Key featuresShow Hide
- Used as a universal base to alleviate degeneracy in sequencing applications.
- The overall preferential order of base-pairing is: dI-dC > dI-dA > dI-dG = dI-dT.
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In sequencing applications, the design of primers can be complicated by the degeneracy of the genetic code (there are 64 possible 3-base codon configurations and only 21 amino acids, and therefore the third base in a sequence codon is often unknown). The problem of degeneracy can also be tackled by the use of universal bases.(1) Deoxyinosine is often used as a degenerate base in an oligonucleotide to alleviate this problem.(2) This is possible since its structure allows it to base pair with all four bases in various ‘wobble’ structures. However, the base-pairing is not equivalent with each of the 4 naturally occurring bases. The overall preferential order of base-pairing is: dI-dC > dI-dA > dI-dG = dI-dT. We provide both dI phosphoramidite and CPGs. 2'-Deoxynebularine(3) is another example.
In a true universal nucleoside, the base analogue does not hybridize significantly to the other four bases and makes up some of the duplex destabilization by acting as an intercalating agent. 3-nitropyrrole 2'-deoxynucleosides were the first example of a set of universal bases. Subsequently, 5-nitroindole was determined to be an effective universal base and to be superior to 3-nitropyrrole, based on duplex melting experiments.
- The applications of universal DNA base analogues, D. Loakes, Nucleic Acids Research, 29, 2437-2447, 2001.
- (a) Base pairing involving deoxyinosine: implications for probe design, F.H. Martin, M.M. Castro, F. Aboul- ela and I. Tinoco, Jr, Nucleic Acids Research, 13, 8927-8938, 1985; (b) Studies on the base pairing properties of deoxyinosine by solid phase hybridisation to oligonucleotides, S.C. Case-Green, E.M. Southern, Nucleic Acids Research, 22, 131-136, 1994.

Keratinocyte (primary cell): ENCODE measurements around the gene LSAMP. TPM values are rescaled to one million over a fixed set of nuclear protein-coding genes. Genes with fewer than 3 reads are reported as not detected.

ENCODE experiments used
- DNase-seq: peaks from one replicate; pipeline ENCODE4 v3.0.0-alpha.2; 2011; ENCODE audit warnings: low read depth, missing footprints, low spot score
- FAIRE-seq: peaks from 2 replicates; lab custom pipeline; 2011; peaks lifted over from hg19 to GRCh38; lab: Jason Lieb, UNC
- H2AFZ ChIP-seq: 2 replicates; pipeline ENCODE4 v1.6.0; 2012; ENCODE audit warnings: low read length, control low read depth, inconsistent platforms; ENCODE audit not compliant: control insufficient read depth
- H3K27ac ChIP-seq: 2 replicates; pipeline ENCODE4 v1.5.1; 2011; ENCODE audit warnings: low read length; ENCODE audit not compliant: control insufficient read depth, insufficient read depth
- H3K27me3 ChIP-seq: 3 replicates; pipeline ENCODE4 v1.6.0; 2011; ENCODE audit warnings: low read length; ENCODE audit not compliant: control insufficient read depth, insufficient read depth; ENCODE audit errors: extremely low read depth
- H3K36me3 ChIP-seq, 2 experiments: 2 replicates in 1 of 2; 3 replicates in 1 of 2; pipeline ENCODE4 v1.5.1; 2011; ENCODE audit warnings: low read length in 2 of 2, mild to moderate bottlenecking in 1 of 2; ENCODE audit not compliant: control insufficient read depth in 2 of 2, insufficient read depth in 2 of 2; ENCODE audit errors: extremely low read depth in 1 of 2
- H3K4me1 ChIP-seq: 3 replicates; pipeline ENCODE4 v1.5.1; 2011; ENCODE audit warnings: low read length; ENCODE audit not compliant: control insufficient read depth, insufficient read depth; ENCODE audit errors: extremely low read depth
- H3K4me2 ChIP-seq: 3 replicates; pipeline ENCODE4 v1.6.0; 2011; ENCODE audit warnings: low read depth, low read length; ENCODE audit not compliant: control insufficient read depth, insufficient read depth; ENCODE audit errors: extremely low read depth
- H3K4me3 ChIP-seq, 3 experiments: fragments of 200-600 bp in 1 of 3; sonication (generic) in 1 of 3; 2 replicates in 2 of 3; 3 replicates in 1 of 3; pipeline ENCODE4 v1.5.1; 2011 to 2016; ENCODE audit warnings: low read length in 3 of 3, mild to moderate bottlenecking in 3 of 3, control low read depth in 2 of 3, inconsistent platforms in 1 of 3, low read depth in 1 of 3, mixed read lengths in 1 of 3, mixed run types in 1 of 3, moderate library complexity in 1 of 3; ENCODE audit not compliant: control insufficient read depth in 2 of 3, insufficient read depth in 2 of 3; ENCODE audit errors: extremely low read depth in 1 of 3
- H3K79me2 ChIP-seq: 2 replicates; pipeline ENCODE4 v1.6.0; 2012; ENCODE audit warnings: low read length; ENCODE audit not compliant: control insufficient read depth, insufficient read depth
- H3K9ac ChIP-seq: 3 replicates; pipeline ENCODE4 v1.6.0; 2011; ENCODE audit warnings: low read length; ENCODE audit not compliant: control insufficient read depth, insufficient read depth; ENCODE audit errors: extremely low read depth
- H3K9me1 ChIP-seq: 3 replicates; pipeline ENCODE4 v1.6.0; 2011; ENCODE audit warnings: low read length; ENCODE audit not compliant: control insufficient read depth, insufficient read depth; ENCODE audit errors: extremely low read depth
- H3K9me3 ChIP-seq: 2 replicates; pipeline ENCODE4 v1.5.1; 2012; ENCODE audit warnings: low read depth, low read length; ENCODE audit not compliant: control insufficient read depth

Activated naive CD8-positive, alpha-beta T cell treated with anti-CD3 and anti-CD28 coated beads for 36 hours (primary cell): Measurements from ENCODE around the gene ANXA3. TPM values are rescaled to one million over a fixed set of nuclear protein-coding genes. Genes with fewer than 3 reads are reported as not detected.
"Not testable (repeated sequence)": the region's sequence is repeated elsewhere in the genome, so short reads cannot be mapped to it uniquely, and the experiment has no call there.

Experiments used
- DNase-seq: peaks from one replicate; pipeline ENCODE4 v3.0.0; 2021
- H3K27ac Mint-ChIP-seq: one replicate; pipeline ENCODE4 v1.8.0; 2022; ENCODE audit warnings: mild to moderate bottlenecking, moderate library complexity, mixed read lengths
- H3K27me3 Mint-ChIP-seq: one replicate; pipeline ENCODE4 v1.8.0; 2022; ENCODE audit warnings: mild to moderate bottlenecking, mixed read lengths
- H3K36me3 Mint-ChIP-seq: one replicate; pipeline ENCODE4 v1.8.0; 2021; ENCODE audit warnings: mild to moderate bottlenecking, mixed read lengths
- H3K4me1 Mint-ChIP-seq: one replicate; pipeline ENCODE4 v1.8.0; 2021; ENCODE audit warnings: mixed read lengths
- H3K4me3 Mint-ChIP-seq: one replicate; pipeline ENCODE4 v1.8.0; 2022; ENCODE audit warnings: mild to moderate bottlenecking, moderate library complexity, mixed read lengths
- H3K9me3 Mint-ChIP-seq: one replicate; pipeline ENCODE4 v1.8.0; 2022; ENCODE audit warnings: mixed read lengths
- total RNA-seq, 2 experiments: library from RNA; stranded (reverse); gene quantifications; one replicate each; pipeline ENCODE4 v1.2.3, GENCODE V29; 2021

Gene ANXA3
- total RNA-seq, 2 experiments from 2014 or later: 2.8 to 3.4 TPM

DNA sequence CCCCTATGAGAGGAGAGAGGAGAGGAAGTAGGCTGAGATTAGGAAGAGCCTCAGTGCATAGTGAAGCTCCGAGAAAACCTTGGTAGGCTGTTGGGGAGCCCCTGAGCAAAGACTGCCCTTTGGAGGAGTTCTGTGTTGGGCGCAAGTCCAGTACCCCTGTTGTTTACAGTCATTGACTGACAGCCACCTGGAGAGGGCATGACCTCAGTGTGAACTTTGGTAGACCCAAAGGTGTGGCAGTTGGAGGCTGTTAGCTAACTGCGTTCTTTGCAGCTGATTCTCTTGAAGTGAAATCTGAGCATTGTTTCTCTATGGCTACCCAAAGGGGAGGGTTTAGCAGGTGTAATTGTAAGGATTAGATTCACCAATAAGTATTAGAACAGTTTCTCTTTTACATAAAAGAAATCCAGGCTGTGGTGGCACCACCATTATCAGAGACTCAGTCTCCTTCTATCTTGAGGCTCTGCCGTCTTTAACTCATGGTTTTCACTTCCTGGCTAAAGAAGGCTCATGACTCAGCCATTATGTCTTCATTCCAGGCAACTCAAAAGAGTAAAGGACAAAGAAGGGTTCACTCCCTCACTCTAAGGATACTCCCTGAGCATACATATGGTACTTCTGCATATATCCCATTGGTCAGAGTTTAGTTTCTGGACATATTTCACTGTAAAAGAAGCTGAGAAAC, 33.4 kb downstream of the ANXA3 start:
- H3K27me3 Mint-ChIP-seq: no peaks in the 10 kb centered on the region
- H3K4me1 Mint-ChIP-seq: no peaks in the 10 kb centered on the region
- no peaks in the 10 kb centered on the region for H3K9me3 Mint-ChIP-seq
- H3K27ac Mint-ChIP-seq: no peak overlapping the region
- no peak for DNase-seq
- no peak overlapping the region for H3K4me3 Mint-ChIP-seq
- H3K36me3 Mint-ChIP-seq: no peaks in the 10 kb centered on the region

- (a) Synthesis and properties of oligonucleotides containing 2'-deoxynebularine and 2'-deoxyxanthosine, R. Eritja, D.M. Horowitz, P.A. Walker, J.P. Ziehler-Martin, M.S. Boosalis, M.F. Goodman, K. Itakura and B.E. Kaplan, Nucleic Acids Research, 14, 8135-8153, 1986; (b) As a custom item we have prepared the phosphoramidite, see: A convenient synthesis of deoxynebularine phosphoramidite, D. Picken and V. Gault, Nucleosides, Nucleotides and Nucleic Acids, 16, 937-939, 1997. Please enquire regarding availability.
|LK2287||dU SynBase™ CPG 1000/110|
|LK2293||dI SynBase™ CPG 1000/110|
|LK2323||5-Me-dC SynBase™ CPG 1000/110|
Physical & Dilution Data
Dilution volumes (in ml) are for 0.1M solutions in dry acetonitrile (LK4050). Adjust accordingly for other concentrations. For µmol pack sizes, products should be diluted as 100µmol/ml to achieve 0.1M, regardless of molecular weight.
Couple the phosphoramidites LK2013, LK2016 and LK2017 using the standard method as recommended by synthesiser manufacturer with coupling times as per standard bases. 90s is recommended for 2529. A coupling time of 15min is recommended for LK2145. A coupling time of 3min is recommended for LK2164. The solid supports are used as per standard nucleoside supports.
For LK2013, LK2016, LK2017 and LK2529 standard oligonucleotide deprotection conditions can be applied when deprotecting an oligo containing these modifications, however LK2013, LK2016 and LK2529 are also compatible with AMA deprotection; typically 10min at 55oC.
LK2145 - Use AMA deprotection in conjunction with Ac-dC, rather than Bz-dC, or transamidation will occur. The supports are cleaved and deprotection carried out using the protocols required by the nucleobases.
LK2164 - Cleavage from support and primary deprotection is accomplished by treatment with ammonium hydroxide solution at room temperature for 24h.
After removing the solution1, the NPE groups are removed by treatment with 0.3M tetramethylguanidinium 2-nitrobenzaldoximate solution in water/dioxan (1:1) at 70°C for 48h. We find that this extended treatment is necessary to ensure complete removal of both of the NPE protecting groups.
It should be noted that this treatment generates a variety of low molecular weight by-products which are observed in the HPLC. Satisfactory results are obtained by de-salting the deprotection mixture into water using a NAP or G25 column before HPLC, from which the final oligonucleotide product can then be isolated.
Storage & Stability
Refrigerate dry compounds. Stability of phosphoramidites in solution is similar to standard dA, dC, dG and dT monomers.
- This is best achieved by removing the deprotection solution by G25 then freeze drying to remove the water. Heat cannot be used or the NPE groups would cleave.